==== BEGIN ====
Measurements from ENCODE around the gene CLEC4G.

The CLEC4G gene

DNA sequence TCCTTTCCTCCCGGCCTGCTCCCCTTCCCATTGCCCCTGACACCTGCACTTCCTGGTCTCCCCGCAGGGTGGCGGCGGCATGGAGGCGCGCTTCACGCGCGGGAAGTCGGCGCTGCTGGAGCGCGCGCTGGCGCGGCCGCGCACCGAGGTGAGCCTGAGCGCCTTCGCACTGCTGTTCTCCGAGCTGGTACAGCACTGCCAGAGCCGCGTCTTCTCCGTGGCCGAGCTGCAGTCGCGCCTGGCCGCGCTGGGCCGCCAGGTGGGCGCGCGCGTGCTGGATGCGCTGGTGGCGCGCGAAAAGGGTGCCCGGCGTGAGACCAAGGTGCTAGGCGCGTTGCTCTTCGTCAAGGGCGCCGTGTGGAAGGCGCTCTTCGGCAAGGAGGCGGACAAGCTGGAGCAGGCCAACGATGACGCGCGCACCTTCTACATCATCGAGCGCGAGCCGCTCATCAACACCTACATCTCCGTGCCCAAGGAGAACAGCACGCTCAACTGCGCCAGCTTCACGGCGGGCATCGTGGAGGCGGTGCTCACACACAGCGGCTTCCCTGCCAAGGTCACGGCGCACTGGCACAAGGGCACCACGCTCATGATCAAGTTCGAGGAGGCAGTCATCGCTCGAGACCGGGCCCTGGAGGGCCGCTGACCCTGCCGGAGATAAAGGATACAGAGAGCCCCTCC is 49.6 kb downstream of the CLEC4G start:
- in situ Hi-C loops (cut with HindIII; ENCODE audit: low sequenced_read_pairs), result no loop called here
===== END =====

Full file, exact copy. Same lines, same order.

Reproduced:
Measurements from ENCODE around the gene CLEC4G.

The CLEC4G gene

DNA sequence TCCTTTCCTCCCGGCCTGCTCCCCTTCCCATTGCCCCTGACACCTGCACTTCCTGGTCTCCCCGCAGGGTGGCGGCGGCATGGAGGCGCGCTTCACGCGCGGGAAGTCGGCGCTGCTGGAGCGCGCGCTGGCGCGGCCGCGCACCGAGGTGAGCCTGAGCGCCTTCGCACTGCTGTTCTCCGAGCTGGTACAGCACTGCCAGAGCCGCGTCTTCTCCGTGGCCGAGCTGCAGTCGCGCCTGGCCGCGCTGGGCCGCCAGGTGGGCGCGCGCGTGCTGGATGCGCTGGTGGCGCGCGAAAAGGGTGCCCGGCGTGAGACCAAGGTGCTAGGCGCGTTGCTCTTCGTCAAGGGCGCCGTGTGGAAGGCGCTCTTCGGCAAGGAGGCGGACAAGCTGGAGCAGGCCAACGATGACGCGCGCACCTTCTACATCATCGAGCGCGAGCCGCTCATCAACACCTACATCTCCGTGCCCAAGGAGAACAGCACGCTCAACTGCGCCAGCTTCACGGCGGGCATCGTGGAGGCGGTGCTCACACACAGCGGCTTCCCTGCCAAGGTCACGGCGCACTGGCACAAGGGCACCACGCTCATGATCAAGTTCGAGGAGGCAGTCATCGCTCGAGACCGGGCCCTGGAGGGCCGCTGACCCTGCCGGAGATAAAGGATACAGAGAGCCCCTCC is 49.6 kb downstream of the CLEC4G start:
- in situ Hi-C loops (cut with HindIII; ENCODE audit: low sequenced_read_pairs), result no loop called here